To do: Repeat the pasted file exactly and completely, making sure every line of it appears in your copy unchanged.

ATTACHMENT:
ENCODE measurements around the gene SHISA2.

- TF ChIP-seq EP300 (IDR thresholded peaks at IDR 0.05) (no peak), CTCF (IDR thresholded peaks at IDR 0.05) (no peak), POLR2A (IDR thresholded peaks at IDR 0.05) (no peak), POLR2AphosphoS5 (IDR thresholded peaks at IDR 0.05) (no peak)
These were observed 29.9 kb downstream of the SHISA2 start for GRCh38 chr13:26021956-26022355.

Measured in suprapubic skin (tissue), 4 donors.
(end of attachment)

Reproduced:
ENCODE measurements around the gene SHISA2.

- TF ChIP-seq EP300 (IDR thresholded peaks at IDR 0.05) (no peak), CTCF (IDR thresholded peaks at IDR 0.05) (no peak), POLR2A (IDR thresholded peaks at IDR 0.05) (no peak), POLR2AphosphoS5 (IDR thresholded peaks at IDR 0.05) (no peak)
These were observed 29.9 kb downstream of the SHISA2 start for GRCh38 chr13:26021956-26022355.

Measured in suprapubic skin (tissue), 4 donors.